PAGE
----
How do market actors in the contemporary economy make decisions when they are uncertain of the value of what is being traded? To answer this question, this paper analyses the changing temporal and spatial orientation of economic valuations in increasingly digitalized economies, in which markets can no longer be understood as locally bound and closed sites of valuation and exchange. Drawing on ethnographic material from the fishing industry, the paper shows how digital tracking technologies link and synchronize auction markets with real-time information on fishing activities. Hence, ‘scopic media’ such as chart plotters and computer screens are not only deployed by skippers to monitor one another, but are also used as valuation devices that recontextualize local knowledge for the purpose of coping with economic uncertainty. As a consequence of this panoptic valuation regime, fishermen control their virtual identities by disciplining harvesting practices according to their buyers’ expectations.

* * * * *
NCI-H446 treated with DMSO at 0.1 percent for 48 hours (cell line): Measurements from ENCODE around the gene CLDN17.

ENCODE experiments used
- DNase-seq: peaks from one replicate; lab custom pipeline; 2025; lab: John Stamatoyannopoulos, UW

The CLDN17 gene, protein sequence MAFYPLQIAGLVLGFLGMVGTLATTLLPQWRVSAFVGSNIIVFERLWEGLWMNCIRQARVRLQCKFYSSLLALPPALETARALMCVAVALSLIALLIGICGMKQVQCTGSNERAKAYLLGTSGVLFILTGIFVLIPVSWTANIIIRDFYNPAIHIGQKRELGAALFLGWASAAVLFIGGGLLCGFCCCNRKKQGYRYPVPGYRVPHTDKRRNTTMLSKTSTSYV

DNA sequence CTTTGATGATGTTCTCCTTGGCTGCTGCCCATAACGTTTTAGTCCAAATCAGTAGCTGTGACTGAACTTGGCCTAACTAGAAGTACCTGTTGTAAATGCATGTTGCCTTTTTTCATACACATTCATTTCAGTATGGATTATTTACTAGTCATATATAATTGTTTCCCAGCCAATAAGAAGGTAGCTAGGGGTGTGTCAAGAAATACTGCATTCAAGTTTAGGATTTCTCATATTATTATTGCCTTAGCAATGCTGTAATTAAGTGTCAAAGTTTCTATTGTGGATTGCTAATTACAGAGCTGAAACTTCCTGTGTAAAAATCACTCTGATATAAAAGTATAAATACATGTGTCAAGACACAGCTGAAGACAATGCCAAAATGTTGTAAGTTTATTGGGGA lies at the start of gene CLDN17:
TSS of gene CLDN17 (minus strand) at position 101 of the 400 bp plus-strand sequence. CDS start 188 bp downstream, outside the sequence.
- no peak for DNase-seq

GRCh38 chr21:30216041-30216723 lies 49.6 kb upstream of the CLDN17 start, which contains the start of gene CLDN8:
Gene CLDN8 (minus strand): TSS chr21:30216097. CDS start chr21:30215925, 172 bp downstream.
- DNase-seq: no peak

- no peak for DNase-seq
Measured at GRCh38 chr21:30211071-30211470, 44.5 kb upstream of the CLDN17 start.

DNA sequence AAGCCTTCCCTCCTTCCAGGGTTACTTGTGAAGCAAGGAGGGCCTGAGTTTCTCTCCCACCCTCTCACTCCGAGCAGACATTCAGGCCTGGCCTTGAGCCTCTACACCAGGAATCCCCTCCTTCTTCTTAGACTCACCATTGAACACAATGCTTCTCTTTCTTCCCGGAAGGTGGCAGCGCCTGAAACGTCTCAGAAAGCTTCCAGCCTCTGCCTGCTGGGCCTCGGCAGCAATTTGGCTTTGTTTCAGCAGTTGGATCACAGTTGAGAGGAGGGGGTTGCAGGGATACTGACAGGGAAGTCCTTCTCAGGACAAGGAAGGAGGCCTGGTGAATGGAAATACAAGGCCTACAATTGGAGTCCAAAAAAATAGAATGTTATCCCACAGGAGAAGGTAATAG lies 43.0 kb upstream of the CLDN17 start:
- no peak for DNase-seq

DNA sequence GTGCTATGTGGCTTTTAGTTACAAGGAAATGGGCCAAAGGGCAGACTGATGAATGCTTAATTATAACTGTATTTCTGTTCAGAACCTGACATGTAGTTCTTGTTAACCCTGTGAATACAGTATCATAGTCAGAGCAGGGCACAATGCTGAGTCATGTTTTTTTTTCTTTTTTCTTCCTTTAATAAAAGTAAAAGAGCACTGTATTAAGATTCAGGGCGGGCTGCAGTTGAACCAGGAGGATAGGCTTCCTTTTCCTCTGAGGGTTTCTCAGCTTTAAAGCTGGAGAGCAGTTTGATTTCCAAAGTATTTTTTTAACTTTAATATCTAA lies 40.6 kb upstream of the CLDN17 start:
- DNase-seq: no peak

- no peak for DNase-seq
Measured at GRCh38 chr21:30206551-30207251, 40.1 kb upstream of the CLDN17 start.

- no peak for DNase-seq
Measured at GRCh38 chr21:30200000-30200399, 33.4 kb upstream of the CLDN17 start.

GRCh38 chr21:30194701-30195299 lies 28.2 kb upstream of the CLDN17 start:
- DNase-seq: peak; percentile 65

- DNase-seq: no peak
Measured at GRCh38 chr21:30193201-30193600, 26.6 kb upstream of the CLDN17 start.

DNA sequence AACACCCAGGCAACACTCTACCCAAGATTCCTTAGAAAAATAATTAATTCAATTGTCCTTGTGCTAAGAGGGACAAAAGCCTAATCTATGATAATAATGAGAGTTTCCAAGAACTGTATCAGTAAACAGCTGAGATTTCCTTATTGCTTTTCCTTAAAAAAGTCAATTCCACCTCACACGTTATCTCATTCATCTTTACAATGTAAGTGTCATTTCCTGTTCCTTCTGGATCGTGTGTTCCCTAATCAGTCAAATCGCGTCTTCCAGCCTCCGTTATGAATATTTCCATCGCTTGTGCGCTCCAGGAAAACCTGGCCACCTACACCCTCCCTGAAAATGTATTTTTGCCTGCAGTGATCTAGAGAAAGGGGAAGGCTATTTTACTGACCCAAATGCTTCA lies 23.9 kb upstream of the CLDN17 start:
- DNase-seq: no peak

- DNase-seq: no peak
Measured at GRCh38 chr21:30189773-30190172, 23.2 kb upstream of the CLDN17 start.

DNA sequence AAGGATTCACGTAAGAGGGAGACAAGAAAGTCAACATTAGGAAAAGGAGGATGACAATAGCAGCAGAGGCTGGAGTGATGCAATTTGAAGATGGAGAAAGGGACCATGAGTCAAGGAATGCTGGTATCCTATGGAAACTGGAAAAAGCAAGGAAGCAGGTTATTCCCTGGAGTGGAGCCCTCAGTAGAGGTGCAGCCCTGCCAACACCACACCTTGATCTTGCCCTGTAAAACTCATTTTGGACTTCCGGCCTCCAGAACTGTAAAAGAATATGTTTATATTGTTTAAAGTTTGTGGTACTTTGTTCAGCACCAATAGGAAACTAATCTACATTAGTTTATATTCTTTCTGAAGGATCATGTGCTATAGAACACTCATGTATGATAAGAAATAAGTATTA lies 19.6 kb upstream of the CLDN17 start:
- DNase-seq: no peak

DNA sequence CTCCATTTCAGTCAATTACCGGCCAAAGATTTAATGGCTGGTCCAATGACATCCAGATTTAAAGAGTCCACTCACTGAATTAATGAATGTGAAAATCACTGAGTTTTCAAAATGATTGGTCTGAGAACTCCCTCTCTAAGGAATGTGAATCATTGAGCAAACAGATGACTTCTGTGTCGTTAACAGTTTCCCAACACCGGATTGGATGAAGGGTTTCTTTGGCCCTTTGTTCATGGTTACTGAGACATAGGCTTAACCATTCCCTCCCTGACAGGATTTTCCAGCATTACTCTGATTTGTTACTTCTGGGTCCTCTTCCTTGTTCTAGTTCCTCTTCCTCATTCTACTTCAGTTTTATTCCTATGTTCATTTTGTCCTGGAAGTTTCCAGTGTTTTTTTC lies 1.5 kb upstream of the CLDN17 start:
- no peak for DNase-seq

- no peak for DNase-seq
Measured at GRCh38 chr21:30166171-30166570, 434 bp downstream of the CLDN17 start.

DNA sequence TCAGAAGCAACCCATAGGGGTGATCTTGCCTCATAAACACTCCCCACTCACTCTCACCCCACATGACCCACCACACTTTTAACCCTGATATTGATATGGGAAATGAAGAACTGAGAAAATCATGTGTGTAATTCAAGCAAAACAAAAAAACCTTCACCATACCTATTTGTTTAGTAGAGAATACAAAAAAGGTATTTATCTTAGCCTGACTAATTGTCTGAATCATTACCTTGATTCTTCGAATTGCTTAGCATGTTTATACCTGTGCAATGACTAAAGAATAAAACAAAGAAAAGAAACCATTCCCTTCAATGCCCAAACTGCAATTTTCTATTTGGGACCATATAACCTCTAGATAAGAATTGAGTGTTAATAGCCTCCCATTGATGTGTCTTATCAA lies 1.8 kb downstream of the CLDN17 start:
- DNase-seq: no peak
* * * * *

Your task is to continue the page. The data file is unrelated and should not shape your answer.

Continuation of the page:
- Digital technology
- Scopic media